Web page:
great story of innovation a few days ago in the New York Times. It's the story of the creation of Post-it® Notes.
I'd heard that the creation of the product was an accident. That the original product was a failure, but I hadn't heard the whole story. And now that I have, it makes one thing clear. The invention of Post-it notes and the billions of dollars of revenue it created for 3M was no accident.
It's the result of a culture of curiosity, collaboration and innovation.
When Art Fry, a 3M scientist, used Spencer Silver's adhesive to create bookmarks for his hymnal, it wasn't by chance. He had a need (bookmarks that wouldn't stay put), he married that with a technology he knew existed thanks to 3M's open culture, and the idea for Post-it notes was created.
3M benefited from a system that allows scientists to share ideas, experiment and create without a lot of bureaucracy. Thus, when the need presented itself the opportunity was not lost.
What are you doing to ensure your opportunities aren't missed? Do your salespeople know everything you do and are working on? Do your R&D people share ideas at an early stage so others can help improve them or find new applications? If not, you might be leaving money on the table. Money that your competitors are more than happy to take.
Thursday, July 29, 2010
The new Hyundai "Uncensored" campaign is just the latest in a long line of "real people" campaigns that seem to be growing exponentially in this, the digital generation. It's not just Youtube and the ability to have worldwide video distribution at the click of a mouse that's spurring this growth.
If you wanted to shoot two people in a car years ago with broadcast quality images, you needed a rig that changed the car completely. Now digital cameras that can be discretely mounted anywhere provide excellent image quality.
It's a technique we used a couple of years ago for Mercury Marine to get Yamaha outboard owners' reactions to the Verado engine.
There's something wonderfully convincing about a consumer's genuine surprise that can't be duplicated in a scripted spot, so it's a great strategy for Hyundai. It's just not a new one.
Wednesday, July 28, 2010
Such is the case with this poster recently created by my friend and former colleague, Mike Bass.
Mike is a master of manipulating found images and typography to create stunning, collectible advertising art. Art that communicates. Advertising that enhances the environment in which it's placed.
Even without reading the poster, I know a lot about the new boutique Zip-Dang. I know it's not offering cookie cutter fashions and accessories like The Gap, Crate and Barrel or Target. I know I'll find something unusual, something hand-crafted, something artistic.
In our digital age where old media like posters and newspaper ads are looked down upon as anachronisms, I'm glad there are people like Mike who care enough about the craft to do work like this on a regular basis.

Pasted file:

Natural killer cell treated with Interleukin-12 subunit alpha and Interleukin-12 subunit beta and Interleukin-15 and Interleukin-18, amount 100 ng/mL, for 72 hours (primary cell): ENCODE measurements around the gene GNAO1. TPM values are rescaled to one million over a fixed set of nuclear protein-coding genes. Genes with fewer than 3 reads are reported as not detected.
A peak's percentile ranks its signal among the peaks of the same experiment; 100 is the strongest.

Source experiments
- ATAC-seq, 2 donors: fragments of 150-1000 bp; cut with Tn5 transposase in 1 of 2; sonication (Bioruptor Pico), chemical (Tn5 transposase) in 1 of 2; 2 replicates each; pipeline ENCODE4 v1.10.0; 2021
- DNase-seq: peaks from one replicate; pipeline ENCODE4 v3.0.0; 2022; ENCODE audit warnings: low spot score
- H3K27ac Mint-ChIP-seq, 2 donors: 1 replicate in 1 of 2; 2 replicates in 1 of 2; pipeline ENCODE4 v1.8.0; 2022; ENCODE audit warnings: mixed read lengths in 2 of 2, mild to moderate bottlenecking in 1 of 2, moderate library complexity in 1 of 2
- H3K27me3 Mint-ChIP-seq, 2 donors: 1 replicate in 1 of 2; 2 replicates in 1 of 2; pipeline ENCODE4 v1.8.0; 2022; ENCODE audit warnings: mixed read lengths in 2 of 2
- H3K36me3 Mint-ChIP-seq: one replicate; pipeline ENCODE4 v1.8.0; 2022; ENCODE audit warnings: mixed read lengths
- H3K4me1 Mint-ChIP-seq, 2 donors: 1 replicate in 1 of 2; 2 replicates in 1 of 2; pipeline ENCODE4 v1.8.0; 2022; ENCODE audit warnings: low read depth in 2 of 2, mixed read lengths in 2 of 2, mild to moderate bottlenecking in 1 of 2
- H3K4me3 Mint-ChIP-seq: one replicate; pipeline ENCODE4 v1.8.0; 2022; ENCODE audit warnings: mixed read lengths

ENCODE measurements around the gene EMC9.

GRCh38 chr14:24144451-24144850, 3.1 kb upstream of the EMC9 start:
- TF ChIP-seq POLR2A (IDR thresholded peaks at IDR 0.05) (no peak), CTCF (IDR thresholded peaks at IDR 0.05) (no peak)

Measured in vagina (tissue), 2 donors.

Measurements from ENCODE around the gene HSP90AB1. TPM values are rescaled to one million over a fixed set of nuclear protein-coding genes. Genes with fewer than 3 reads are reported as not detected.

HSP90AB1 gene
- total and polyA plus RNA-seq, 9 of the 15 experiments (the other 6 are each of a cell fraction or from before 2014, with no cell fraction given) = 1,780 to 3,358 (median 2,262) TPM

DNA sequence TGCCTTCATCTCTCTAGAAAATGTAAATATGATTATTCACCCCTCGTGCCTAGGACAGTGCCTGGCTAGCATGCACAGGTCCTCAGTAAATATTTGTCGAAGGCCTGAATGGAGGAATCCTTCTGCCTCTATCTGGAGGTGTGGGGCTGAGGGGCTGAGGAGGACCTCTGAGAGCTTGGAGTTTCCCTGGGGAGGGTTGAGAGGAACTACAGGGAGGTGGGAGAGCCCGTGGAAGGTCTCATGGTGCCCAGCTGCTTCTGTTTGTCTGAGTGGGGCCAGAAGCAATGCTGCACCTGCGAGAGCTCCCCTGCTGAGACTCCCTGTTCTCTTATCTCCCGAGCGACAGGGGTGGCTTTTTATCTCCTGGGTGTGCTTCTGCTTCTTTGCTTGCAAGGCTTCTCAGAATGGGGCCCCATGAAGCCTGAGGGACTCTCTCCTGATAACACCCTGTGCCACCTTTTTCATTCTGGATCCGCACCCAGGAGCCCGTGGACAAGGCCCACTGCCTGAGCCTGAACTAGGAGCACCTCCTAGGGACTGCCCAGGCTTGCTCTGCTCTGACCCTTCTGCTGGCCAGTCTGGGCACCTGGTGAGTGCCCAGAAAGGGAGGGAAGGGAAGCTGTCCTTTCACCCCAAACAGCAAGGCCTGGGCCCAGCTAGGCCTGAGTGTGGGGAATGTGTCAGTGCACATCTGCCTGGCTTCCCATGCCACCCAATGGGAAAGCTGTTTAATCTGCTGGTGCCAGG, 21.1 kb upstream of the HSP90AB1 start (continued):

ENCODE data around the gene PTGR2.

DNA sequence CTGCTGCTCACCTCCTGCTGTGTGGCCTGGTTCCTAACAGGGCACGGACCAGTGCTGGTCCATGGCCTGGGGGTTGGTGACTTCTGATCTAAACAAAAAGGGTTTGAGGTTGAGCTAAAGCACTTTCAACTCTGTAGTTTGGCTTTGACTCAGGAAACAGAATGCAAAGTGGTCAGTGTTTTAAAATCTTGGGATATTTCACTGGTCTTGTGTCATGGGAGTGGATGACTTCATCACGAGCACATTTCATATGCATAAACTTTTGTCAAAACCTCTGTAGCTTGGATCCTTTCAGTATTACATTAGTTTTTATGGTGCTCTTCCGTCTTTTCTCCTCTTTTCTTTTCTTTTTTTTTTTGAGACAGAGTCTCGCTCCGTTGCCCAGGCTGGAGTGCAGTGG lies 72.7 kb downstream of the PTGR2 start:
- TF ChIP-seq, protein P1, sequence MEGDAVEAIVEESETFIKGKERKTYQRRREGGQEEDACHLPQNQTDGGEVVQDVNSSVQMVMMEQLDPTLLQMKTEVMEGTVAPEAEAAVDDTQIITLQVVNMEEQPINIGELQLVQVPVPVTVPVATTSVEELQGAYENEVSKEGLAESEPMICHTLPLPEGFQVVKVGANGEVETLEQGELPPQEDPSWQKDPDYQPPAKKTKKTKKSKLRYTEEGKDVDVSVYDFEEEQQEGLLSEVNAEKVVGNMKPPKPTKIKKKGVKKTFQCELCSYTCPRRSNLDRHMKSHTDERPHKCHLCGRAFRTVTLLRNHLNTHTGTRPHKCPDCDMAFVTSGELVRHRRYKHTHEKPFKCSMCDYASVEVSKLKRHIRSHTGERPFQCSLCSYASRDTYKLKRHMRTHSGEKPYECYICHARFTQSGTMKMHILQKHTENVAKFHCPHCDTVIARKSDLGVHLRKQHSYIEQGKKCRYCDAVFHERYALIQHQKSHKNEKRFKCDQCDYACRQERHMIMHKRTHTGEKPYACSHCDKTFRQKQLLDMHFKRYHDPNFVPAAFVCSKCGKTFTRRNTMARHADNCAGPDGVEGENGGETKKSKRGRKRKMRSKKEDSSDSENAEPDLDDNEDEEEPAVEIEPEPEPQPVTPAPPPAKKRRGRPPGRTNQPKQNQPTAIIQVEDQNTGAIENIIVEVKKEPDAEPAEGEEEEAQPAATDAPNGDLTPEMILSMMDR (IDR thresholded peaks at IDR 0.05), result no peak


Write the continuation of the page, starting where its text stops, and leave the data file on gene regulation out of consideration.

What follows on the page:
Thanks Mike for keeping the flame alive.
Props to Bryan Judkins, another former colleague, for the most excellent verbiage.
Tuesday, July 27, 2010
interesting article in today's New York Times about the on-time performance of the area's commuter trains. After hearing claims of 96% on-time arrivals by the railroads, the Times decided to do some investigative work.
First of all, on time doesn't mean on schedule. A train is considered on time if it arrives within 5 minutes and 59 seconds of the scheduled arrival time. So a train could be nearly 6 minutes late and still be considered on time.
Second, since peak trains run behind schedule more often than non-peak, the impact on riders is much greater than the statistic implies. Given that only 68% of New Jersey Transit trains arrive on schedule (with 94% arriving 'on time'), and most of those delays are during peak time, it's likely that over 50% of the system's riders experience a late arrival on a regular basis. No wonder most people have a negative impression of the performance of their commute.
What does this have to do with advertising and product development?
The way you keep track of your product's performance may not be how your customers do. Find out what's important to them and measure that. Improve your product based on their needs, not some legacy system that's been in place for decades. Six minutes late may have been acceptable with a generation that had analog watches and no cell phones. But as times change, so do expectations.
If you're not getting ahead, you're running late.
Monday, July 26, 2010
If advertising is about creating buzz. This campaign is wildly successful.
But advertising is about more than that. It's about generating sales. And by that measure, while still a success, it raises the age-old debate. Does award-winning advertising sell products?
Over the four-week period starting June 13, when Old Spice was promoting heavily – with the drop of a high value coupon and a TV schedule that made missing Mr. Mustafa impossible – sales were up 106%. Not bad, considering the category was up just over 7%.
But Gillette body wash, which started the period with similar sales to Old Spice, has an ad campaign that frankly I can't even recall yet was up 277% during the same period. Notably they were offering a buy one/get one coupon at the time.
I'd argue that Old Spice would not have seen the bump it got when it dropped that coupon without the new campaign and its revitalized image. I just can't prove it. This is just one more example of how hard it is to measure the impact of a great campaign.
To quote the Talking Heads, "Same as it ever was."